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Budget contains no raises for most workers Only police would get contracted increases

Orchard Park's preliminary budget for next year provides no raises for most employees.

If employees do receive pay increases, the town might have to consider layoffs, Supervisor Mary Travers Murphy said.

The salaries of many taxpayers, she said, have been frozen or reduced, while others have lost their jobs.

"It's unfair to our taxpayers who are bankrolling this, especially when the total compensation packages are skyrocketing," Travers Murphy said.

The preliminary budget includes raises only for police, whose contracts call for a 3.75 percent increase.

But all elected, appointed, non-union and part-time workers, as well as those in the white- and blue-collar unions -- whose contracts will expire Dec. 31 -- would get no raises, except for step increases where required.

Wayne Drescher, the town's accountant, said the budget contains no hidden money for raises that might be negotiated, and the alternative to layoffs would be raising taxes or cutting back on something else.

"You need hard dollar savings to offset the wage increases," Drescher said, but he added, "Nobody's saying they don't deserve a raise."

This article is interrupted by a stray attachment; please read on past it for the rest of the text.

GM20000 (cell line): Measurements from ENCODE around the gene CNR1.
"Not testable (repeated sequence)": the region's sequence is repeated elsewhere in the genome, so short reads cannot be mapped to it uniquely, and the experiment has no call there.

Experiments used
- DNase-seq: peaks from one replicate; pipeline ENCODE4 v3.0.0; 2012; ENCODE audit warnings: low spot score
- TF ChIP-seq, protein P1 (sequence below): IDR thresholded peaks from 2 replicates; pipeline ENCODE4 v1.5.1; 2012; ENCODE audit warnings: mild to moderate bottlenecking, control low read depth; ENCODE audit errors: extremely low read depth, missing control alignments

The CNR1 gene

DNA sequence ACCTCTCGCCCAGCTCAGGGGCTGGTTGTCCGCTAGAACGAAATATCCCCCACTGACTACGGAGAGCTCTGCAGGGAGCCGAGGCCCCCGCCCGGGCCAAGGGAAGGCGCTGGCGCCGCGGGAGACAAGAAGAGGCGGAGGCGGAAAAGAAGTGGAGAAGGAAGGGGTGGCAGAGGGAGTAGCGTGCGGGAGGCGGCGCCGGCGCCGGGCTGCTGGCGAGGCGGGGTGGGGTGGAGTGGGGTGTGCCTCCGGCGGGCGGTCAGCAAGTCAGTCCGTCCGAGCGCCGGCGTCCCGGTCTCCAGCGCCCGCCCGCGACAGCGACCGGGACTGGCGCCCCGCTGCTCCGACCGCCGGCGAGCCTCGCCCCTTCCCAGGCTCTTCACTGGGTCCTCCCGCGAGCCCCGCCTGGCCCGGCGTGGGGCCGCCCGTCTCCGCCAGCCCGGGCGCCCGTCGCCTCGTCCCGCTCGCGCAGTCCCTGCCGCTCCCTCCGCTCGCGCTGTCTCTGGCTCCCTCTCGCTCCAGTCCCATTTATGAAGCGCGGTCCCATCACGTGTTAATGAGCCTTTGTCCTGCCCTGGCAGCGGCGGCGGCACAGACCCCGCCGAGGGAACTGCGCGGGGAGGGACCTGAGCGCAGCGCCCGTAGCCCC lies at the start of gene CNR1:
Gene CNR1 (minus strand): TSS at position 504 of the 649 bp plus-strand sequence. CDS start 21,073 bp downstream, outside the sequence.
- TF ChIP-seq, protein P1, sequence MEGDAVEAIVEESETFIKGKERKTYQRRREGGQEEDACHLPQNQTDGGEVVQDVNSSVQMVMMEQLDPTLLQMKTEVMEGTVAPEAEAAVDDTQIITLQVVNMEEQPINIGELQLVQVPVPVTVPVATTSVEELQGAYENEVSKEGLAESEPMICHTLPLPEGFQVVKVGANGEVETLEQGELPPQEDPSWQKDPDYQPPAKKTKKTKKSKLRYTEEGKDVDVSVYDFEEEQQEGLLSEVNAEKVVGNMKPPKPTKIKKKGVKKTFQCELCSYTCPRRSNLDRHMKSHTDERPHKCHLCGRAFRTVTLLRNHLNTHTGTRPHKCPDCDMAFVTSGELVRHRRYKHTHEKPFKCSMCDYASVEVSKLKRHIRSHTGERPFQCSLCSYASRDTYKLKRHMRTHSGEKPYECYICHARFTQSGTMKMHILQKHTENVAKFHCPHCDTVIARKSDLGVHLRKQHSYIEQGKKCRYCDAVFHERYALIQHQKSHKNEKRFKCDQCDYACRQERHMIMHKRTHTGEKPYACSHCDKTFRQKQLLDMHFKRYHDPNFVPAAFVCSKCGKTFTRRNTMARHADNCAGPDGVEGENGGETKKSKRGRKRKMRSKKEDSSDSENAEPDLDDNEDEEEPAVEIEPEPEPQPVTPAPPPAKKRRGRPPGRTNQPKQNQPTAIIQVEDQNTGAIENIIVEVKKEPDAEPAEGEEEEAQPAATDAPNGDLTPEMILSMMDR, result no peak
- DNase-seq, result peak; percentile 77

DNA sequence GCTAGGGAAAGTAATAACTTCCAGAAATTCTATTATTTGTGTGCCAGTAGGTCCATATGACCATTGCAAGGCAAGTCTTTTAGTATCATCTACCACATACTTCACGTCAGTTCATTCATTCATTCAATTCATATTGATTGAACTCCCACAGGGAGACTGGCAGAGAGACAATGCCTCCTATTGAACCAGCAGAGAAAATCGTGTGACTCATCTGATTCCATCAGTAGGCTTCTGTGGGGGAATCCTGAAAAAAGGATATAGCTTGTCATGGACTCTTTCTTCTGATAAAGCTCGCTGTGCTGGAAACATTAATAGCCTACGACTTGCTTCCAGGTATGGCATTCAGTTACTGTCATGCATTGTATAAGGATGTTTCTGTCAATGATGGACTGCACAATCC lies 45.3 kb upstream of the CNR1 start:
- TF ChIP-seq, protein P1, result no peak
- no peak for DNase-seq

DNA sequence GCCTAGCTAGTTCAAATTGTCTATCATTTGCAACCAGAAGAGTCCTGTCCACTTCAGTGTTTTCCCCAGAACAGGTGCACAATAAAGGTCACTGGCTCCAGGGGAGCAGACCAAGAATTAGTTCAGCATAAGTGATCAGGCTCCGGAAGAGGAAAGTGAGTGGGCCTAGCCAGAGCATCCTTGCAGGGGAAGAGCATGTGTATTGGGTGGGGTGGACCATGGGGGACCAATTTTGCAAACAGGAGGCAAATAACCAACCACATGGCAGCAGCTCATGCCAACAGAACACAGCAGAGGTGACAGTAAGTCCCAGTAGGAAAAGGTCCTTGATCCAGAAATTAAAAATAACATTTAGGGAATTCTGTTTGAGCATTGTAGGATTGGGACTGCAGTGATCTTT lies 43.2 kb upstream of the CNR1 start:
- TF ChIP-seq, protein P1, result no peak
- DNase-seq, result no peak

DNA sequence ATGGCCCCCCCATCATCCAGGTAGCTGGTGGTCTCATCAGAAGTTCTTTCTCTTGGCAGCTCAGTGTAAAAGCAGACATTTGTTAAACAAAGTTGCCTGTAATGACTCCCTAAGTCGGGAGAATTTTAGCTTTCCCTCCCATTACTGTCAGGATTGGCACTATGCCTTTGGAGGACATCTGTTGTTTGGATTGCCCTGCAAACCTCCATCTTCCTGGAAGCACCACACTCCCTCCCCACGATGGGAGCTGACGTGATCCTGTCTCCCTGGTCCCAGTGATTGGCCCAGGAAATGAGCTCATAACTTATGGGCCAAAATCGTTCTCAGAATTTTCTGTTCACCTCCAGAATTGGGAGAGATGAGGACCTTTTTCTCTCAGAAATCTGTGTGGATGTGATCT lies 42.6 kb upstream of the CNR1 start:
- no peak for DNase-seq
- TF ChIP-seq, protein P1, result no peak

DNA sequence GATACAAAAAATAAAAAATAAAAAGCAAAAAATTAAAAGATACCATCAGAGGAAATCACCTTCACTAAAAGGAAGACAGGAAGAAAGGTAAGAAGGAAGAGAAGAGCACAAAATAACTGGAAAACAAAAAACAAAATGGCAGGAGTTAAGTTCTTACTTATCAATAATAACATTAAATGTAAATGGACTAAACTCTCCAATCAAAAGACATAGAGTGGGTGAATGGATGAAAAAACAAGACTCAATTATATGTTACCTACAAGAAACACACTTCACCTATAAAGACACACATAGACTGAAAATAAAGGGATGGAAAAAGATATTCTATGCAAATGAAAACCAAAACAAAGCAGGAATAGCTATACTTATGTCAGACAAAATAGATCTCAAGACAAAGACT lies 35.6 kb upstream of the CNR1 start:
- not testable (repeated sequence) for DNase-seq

Spending in the general fund and highway budgets totals $14.74 million, up 1.8 percent over this year.

The general and highway fund tax rate for residents living in the Village of Orchard Park would be $5.52 per $1,000 of assessed valuation, up 3.5 percent. The general and highway fund tax rate for those living outside the village would be $5.43 per $1,000 of assessed value, up 3.78 percent. That's about $30 dollars a year for the owner of a home assessed at $150,000.

Travers Murphy said she ready is at work with the board to reduce the tax rate.

"I felt anything more severe than I've proposed needed the consensus of the full board and and the brain power of the full board," she said.

Factors affecting the budget include a significant decline in mortgage tax and interest earnings this year, Drescher said. Sales tax revenue is down from last year but should total more than was budgeted, he added.

Total assessments are nearly the same as last year, showing an increase of 0.7 percent. Last year, total assessments rose 1.4 percent.

The budget contains no significant spending additions, Drescher said.


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